Humpback whales are part of a group of marine mammals known as cetaceans. This group includes whales, dolphins and porpoises. The humpback can be found in all of the world's oceans from the frigid antarctic and arctic waters at the poles to the warm tropical waters around northern Australia. They can reach lengths of up to 18 meters and weigh a massive 30-50 tonnes when fully grown. These gentle giants don’t let their size get in the way though, they love to play around, leaping full bodied out of the water and splashing back down. This breaching behaviour is what humpbacks are renowned for and the show captivates whale watchers world wide.
The humpbacks are a member of the baleen whale subgroup. Baleen is made of keratin which is the same substance which human fingernails and hair are made from, in whales this is formed into bristle like structures which are arranged in plates along the upper jaw. The whales use this baleen in a filter feeding system. They scoop large amounts of water into their open mouths then they close it partly while forcing the water back out through the baleen plates while any food gets trapped by the plates and swallowed by the whale. Baleen whales are carnivorous so the food they filter from the water includes things like krill, small fish, copepods and the odd unlucky bird who is feeding on the same shoal as the whale.
Their food source is a big contributor to the migratory behaviour of humpbacks. Krill makes up the bulk of their diet and prime waters for these tiny crustaceans are the cold waters around the polls, so this is where humpbacks spend a lot of their time. However freezing cold waters are not ideal conditions for breeding and calving, warm shallow waters are better suited for this. So to get around this humpbacks and many other species of whales migrate between feeding and breeding/calving grounds. The humpbacks have one of the longest migrations of any mammal in the ocean or on land, on average they can travel 5000km a year.
In the southern hemisphere humpback whale populations spend the warm summer months in the southern ocean down near Antarctica feeding on the abundant supply of krill. Then in autumn they begin their annual migration north to the warmer tropical waters. It is here that they breed and give birth to their calves.
Here in the Whitsundays we are lucky enough to have the company of humpback whales in our winter months. The calm and protected waters around the islands are the perfect environment for the whales to care for and teach their newborns important skills for survival. This is the perfect opportunity for us to see these gentle giants in their natural habitat doing what nature intended while also being treated to the spectacular physical displays of breaching, tail and fin slapping that the whales put on.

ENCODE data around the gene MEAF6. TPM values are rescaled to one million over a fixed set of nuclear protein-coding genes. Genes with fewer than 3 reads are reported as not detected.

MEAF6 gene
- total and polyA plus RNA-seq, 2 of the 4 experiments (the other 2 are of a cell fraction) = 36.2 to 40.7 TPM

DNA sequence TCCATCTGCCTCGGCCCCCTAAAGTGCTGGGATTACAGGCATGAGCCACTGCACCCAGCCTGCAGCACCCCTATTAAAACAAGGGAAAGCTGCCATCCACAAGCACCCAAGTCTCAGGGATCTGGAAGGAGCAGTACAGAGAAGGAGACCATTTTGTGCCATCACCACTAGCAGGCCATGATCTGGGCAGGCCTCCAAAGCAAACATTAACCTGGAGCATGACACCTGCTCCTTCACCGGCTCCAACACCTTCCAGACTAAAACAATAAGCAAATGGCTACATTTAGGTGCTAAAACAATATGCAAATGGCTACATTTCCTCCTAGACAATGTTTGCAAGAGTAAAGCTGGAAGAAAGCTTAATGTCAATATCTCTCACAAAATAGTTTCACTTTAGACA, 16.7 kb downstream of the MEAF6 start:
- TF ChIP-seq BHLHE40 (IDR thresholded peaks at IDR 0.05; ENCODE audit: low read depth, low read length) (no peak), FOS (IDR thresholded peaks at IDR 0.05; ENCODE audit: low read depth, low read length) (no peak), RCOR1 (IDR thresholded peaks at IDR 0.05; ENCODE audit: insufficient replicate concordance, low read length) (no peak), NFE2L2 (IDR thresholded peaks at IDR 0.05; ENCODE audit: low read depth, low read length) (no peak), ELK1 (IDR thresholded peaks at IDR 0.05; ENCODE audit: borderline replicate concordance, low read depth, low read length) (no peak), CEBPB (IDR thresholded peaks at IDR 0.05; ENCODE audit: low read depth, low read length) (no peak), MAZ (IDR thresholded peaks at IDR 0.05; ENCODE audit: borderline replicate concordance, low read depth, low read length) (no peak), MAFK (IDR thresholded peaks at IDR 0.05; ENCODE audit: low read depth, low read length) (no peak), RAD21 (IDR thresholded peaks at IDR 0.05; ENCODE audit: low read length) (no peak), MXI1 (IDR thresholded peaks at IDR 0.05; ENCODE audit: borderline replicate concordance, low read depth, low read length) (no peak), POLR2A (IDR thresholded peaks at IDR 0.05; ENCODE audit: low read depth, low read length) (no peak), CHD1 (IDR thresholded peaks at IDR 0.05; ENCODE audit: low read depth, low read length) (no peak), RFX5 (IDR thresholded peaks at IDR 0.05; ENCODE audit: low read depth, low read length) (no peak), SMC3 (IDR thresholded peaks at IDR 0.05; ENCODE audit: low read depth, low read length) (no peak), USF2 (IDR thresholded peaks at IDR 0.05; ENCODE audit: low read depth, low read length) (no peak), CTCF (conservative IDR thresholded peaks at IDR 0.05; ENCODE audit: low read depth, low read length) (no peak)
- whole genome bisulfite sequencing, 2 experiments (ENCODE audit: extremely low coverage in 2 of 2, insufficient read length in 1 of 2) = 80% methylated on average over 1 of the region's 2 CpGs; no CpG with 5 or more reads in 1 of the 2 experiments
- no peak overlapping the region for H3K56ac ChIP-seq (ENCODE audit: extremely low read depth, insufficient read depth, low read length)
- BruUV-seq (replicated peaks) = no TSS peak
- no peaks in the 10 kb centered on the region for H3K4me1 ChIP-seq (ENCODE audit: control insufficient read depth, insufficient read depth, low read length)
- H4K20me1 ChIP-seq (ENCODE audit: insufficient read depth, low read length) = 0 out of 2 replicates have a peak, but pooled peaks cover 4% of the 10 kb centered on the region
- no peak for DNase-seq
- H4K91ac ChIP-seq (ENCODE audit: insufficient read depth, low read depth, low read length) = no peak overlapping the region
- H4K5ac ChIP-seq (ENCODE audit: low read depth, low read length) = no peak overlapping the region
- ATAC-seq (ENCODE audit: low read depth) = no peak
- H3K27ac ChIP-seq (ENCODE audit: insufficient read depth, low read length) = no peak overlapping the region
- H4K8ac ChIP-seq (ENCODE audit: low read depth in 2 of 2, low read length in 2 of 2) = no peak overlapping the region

The physical displays of the humpback whales are not the only thing that they are known for, another thing that they are famous for are their comely and hauntingly beautiful songs. Whales have the ability to vocalise which is an important form of communication for them. Male humpbacks use these vocalisations to perform “songs” which are believed to be for the purpose of attracting a mate. These songs can even be heard by humans. If you are lucky enough to be snorkelling around the Whitsundays during whale season, swim under the water about a meter or so and listen carefully, you may be able to hear the whales serenading each other.
The history of human interactions with humpbacks has not always been so positive. In the past these whales were hunted almost to extinction for their meat, bones, hide and oils. In Australia the whaling of humpbacks was shut down in 1963 and they were a globally protected species by 1965, and in 1979 Australia ended all whaling in Australian waters. Since the bans on whaling and international policies for the protection of whales, humpback populations overall have been recovering and this species has moved from vulnerable to least concern on the IUCN red list. However we still have a long way to go in the protection of whales to keep these magnificent creatures around in their oceans for years to come.